1) Include direct services to individuals to enhance employment opportunities;

2) Demonstrate evidence of a linkage with the State or local workforce investment system; and

3) Include an evaluation component.

Equipment purchases may be included within community project funding only as an incidental part of the entire project. A similar standard applies to curriculum development, which should be incidental to the project’s emphasis on direct services to individuals.

Community project funding cannot be used for construction or renovation of facilities.


Department of Health and Human Services:

Health Facilities Construction and Equipment: grants to help with the cost of construction, renovation, or capital equipment for facilities for provision of health, mental health, or substance abuse services, training of health professionals, or medical research. Examples of eligible facilities include hospitals; health centers and clinics; skilled nursing facilities; mental health centers; facilities for schools of medicine, nursing or other health professions; and medical research laboratories.

In addition to construction and renovation, grants can be used to acquire capital equipment, such as lab equipment or x‐ray machines. Equipment‐only grants—that is, grants not involving construction—are permissible (and commonly done). Generally, any equipment having a useful life of more than one year and a unit cost of at least $5,000 will be eligible as capital equipment. In addition, equipment with lower costs may also be eligible, provided that it is treated as an item of capital expense under the recipient institution’s pre‐existing, written accounting policies. Equipment expenses for health information systems and systems and electronic medical records systems are permitted expenditures. The costs of expendable supplies such as pharmaceuticals, lab chemicals, or office paper are not eligible.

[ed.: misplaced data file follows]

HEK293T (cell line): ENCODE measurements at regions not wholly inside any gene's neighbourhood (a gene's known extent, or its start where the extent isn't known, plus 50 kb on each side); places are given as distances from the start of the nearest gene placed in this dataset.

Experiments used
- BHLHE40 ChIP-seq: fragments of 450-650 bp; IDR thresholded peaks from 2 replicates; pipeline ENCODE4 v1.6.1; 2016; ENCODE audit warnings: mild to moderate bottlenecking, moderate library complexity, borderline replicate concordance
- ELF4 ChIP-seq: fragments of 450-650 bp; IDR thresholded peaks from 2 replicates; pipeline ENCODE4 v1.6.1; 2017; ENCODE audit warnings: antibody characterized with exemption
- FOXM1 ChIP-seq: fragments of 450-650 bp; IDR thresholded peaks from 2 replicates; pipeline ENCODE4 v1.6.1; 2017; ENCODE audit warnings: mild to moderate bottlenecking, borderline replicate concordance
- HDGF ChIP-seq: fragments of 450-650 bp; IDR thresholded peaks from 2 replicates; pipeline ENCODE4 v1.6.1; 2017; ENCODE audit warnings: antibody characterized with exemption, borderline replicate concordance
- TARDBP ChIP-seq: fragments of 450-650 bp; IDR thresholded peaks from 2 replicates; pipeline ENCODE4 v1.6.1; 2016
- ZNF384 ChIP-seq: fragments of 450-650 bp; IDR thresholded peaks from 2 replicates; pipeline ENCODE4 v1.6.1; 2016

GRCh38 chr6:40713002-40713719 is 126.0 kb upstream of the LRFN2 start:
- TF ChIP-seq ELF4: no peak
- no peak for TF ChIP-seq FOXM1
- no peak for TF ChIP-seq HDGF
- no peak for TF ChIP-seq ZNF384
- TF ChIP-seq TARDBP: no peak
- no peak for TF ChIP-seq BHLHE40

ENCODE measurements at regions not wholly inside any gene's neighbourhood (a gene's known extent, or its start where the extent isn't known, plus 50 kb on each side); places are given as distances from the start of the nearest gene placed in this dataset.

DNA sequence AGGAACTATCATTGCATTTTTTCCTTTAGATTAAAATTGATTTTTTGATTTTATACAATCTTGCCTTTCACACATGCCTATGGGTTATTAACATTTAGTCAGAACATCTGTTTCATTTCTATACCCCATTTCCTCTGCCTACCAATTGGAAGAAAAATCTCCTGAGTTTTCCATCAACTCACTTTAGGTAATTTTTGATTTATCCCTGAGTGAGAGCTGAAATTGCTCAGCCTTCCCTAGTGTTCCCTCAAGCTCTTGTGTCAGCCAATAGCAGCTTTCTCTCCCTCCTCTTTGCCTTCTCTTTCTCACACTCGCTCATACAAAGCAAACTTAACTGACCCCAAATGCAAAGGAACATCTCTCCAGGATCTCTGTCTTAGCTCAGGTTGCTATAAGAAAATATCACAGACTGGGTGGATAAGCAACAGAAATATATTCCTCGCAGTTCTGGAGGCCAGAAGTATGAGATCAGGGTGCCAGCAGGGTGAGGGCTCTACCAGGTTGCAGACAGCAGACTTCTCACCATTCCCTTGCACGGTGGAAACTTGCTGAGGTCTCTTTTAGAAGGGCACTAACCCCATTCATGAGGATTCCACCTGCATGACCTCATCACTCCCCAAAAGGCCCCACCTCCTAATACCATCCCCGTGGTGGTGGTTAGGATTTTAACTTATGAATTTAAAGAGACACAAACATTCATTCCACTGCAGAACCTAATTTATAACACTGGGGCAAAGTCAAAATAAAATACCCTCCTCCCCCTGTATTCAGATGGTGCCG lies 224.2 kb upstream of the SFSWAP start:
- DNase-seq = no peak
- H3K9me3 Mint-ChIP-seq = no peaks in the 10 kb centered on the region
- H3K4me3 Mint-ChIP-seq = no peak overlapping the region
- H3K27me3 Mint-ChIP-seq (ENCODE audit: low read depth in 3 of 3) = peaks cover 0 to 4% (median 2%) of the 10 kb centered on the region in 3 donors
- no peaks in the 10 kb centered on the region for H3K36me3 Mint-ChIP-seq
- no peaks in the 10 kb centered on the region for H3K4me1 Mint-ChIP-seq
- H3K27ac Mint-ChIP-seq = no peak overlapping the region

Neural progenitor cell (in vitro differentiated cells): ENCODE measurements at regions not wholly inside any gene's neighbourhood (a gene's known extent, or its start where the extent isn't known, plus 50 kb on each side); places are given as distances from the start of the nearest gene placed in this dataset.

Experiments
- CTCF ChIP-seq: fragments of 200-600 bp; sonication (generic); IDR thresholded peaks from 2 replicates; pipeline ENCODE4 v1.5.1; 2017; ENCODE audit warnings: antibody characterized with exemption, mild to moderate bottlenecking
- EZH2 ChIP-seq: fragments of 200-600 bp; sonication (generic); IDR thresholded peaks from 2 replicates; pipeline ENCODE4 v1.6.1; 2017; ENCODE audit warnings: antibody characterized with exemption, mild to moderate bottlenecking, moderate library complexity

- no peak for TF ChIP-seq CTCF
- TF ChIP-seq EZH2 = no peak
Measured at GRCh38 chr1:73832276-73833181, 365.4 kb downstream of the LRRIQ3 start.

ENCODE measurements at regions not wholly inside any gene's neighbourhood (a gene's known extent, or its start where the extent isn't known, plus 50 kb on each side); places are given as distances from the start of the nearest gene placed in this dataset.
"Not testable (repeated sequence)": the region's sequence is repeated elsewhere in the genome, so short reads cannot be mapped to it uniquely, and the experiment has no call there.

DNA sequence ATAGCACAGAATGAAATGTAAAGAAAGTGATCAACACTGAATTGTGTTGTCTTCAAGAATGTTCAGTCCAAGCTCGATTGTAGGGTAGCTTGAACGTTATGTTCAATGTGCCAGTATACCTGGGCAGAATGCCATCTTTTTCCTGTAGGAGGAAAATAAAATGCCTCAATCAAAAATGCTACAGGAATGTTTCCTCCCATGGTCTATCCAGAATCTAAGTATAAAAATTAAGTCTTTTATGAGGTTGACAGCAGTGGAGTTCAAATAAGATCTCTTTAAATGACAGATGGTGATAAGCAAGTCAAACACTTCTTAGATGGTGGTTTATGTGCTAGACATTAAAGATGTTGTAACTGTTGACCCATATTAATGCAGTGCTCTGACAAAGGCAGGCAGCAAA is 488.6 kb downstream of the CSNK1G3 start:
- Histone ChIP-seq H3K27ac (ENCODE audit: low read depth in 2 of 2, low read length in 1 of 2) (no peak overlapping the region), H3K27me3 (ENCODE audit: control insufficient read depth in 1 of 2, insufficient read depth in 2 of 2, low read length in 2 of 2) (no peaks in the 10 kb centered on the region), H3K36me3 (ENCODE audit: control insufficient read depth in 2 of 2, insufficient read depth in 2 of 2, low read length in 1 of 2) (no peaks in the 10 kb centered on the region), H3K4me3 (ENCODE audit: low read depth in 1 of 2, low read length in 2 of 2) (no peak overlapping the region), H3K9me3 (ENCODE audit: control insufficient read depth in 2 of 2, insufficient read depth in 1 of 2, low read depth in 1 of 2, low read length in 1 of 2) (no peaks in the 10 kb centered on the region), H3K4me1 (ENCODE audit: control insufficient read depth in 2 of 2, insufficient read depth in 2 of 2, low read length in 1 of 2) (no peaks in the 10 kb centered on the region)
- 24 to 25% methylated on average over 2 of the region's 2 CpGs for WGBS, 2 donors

HRSA Health Facilities grants cannot be used to acquire land or purchase existing buildings, or to pay salaries or other operating costs. They cannot be used to pay for work previously completed. Grants can be used for architectural and engineering costs associated with an eligible construction project, but cannot be used for general feasibility studies.